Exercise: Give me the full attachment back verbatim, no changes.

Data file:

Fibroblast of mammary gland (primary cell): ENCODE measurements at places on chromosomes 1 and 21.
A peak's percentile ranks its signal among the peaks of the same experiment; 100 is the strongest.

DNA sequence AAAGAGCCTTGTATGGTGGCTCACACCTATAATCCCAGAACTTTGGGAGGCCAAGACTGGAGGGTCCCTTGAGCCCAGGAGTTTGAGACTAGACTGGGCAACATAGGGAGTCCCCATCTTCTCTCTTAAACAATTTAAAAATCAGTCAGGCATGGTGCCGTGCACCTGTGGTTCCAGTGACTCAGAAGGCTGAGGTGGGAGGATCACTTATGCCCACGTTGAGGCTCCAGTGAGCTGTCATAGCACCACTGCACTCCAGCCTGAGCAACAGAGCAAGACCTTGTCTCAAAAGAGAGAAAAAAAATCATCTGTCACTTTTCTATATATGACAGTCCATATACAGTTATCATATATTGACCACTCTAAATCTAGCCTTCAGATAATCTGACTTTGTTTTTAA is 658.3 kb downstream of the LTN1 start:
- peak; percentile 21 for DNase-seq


Fibroblast of mammary gland (primary cell): ENCODE measurements at places on chromosomes 1 and 21.
A peak's percentile ranks its signal among the peaks of the same experiment; 100 is the strongest.

DNA sequence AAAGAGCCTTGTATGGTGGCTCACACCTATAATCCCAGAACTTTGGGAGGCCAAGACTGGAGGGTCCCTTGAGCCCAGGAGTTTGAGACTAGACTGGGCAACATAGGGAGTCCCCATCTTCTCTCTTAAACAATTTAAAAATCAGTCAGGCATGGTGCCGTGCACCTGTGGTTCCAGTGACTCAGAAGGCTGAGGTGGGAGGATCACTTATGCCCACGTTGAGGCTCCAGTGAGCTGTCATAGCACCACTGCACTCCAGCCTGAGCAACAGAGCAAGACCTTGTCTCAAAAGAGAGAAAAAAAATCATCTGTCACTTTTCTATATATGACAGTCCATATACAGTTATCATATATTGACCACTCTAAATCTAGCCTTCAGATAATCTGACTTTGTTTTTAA is 658.3 kb downstream of the LTN1 start:
- peak; percentile 21 for DNase-seq